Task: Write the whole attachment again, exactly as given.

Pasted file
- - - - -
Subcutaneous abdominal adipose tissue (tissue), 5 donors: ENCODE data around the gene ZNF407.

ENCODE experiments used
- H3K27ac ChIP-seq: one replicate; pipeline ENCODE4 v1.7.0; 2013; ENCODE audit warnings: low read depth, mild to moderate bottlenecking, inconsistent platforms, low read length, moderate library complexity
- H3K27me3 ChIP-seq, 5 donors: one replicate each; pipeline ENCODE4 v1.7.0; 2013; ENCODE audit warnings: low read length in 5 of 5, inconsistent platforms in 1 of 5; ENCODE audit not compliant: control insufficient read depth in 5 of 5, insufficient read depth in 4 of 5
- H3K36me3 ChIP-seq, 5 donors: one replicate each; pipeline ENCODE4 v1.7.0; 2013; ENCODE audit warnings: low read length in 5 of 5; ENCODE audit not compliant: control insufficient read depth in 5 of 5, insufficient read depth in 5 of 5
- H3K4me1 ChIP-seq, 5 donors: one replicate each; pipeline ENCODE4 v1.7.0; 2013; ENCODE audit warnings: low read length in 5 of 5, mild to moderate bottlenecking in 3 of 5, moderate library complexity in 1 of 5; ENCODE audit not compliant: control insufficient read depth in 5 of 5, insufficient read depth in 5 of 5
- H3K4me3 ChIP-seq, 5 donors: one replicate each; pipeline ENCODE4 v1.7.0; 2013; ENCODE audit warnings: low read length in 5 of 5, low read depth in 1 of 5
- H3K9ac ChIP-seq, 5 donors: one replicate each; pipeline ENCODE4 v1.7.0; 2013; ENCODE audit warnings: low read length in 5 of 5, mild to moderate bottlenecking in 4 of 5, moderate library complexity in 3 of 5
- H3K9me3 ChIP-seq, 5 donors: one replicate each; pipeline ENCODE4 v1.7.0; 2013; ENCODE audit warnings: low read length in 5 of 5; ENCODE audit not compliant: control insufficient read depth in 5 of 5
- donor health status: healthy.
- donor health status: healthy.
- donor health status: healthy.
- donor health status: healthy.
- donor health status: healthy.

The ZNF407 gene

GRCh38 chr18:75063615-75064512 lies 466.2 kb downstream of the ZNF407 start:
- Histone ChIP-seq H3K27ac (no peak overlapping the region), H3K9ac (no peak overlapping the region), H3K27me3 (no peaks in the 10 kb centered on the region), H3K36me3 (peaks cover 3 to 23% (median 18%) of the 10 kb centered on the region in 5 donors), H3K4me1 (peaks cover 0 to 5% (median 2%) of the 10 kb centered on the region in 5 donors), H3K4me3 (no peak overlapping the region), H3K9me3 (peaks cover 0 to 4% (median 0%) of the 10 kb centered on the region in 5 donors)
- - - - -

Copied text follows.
Subcutaneous abdominal adipose tissue (tissue), 5 donors: ENCODE data around the gene ZNF407.

ENCODE experiments used
- H3K27ac ChIP-seq: one replicate; pipeline ENCODE4 v1.7.0; 2013; ENCODE audit warnings: low read depth, mild to moderate bottlenecking, inconsistent platforms, low read length, moderate library complexity
- H3K27me3 ChIP-seq, 5 donors: one replicate each; pipeline ENCODE4 v1.7.0; 2013; ENCODE audit warnings: low read length in 5 of 5, inconsistent platforms in 1 of 5; ENCODE audit not compliant: control insufficient read depth in 5 of 5, insufficient read depth in 4 of 5
- H3K36me3 ChIP-seq, 5 donors: one replicate each; pipeline ENCODE4 v1.7.0; 2013; ENCODE audit warnings: low read length in 5 of 5; ENCODE audit not compliant: control insufficient read depth in 5 of 5, insufficient read depth in 5 of 5
- H3K4me1 ChIP-seq, 5 donors: one replicate each; pipeline ENCODE4 v1.7.0; 2013; ENCODE audit warnings: low read length in 5 of 5, mild to moderate bottlenecking in 3 of 5, moderate library complexity in 1 of 5; ENCODE audit not compliant: control insufficient read depth in 5 of 5, insufficient read depth in 5 of 5
- H3K4me3 ChIP-seq, 5 donors: one replicate each; pipeline ENCODE4 v1.7.0; 2013; ENCODE audit warnings: low read length in 5 of 5, low read depth in 1 of 5
- H3K9ac ChIP-seq, 5 donors: one replicate each; pipeline ENCODE4 v1.7.0; 2013; ENCODE audit warnings: low read length in 5 of 5, mild to moderate bottlenecking in 4 of 5, moderate library complexity in 3 of 5
- H3K9me3 ChIP-seq, 5 donors: one replicate each; pipeline ENCODE4 v1.7.0; 2013; ENCODE audit warnings: low read length in 5 of 5; ENCODE audit not compliant: control insufficient read depth in 5 of 5
- donor health status: healthy.
- donor health status: healthy.
- donor health status: healthy.
- donor health status: healthy.
- donor health status: healthy.

The ZNF407 gene

GRCh38 chr18:75063615-75064512 lies 466.2 kb downstream of the ZNF407 start:
- Histone ChIP-seq H3K27ac (no peak overlapping the region), H3K9ac (no peak overlapping the region), H3K27me3 (no peaks in the 10 kb centered on the region), H3K36me3 (peaks cover 3 to 23% (median 18%) of the 10 kb centered on the region in 5 donors), H3K4me1 (peaks cover 0 to 5% (median 2%) of the 10 kb centered on the region in 5 donors), H3K4me3 (no peak overlapping the region), H3K9me3 (peaks cover 0 to 4% (median 0%) of the 10 kb centered on the region in 5 donors)